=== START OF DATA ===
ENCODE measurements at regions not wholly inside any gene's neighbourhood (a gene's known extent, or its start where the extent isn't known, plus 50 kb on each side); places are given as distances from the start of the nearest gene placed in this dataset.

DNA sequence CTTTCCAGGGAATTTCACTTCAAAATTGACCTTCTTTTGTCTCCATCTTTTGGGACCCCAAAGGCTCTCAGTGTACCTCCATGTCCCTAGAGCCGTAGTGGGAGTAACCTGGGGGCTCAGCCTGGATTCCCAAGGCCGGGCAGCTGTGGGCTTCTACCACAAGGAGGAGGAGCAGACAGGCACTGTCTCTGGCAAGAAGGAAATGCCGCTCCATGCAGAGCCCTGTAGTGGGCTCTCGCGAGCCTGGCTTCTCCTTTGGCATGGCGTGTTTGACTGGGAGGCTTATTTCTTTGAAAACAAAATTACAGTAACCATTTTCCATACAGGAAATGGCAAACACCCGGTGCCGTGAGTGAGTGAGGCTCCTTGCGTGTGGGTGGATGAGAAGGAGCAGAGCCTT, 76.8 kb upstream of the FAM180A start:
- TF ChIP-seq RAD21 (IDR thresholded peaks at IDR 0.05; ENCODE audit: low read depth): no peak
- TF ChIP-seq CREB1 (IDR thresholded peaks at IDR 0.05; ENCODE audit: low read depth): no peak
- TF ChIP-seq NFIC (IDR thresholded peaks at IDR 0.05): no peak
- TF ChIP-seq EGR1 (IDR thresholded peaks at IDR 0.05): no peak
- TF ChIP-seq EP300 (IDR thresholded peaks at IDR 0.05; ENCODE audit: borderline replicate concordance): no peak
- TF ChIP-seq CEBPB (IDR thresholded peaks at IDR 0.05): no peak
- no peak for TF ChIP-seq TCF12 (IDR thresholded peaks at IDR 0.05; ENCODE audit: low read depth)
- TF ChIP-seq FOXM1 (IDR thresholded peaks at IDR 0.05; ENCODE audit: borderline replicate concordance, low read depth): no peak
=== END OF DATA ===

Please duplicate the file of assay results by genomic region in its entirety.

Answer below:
ENCODE measurements at regions not wholly inside any gene's neighbourhood (a gene's known extent, or its start where the extent isn't known, plus 50 kb on each side); places are given as distances from the start of the nearest gene placed in this dataset.

DNA sequence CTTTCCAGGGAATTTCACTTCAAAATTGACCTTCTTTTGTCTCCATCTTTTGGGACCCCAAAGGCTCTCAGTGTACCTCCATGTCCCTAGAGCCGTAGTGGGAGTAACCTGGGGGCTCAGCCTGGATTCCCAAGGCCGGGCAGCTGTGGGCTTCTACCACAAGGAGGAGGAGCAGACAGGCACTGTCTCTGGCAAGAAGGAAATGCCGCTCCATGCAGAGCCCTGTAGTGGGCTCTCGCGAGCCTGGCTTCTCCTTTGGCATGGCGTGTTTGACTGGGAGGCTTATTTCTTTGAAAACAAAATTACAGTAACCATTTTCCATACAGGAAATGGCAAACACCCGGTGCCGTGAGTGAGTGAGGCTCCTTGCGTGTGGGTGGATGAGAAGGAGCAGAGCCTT, 76.8 kb upstream of the FAM180A start:
- TF ChIP-seq RAD21 (IDR thresholded peaks at IDR 0.05; ENCODE audit: low read depth): no peak
- TF ChIP-seq CREB1 (IDR thresholded peaks at IDR 0.05; ENCODE audit: low read depth): no peak
- TF ChIP-seq NFIC (IDR thresholded peaks at IDR 0.05): no peak
- TF ChIP-seq EGR1 (IDR thresholded peaks at IDR 0.05): no peak
- TF ChIP-seq EP300 (IDR thresholded peaks at IDR 0.05; ENCODE audit: borderline replicate concordance): no peak
- TF ChIP-seq CEBPB (IDR thresholded peaks at IDR 0.05): no peak
- no peak for TF ChIP-seq TCF12 (IDR thresholded peaks at IDR 0.05; ENCODE audit: low read depth)
- TF ChIP-seq FOXM1 (IDR thresholded peaks at IDR 0.05; ENCODE audit: borderline replicate concordance, low read depth): no peak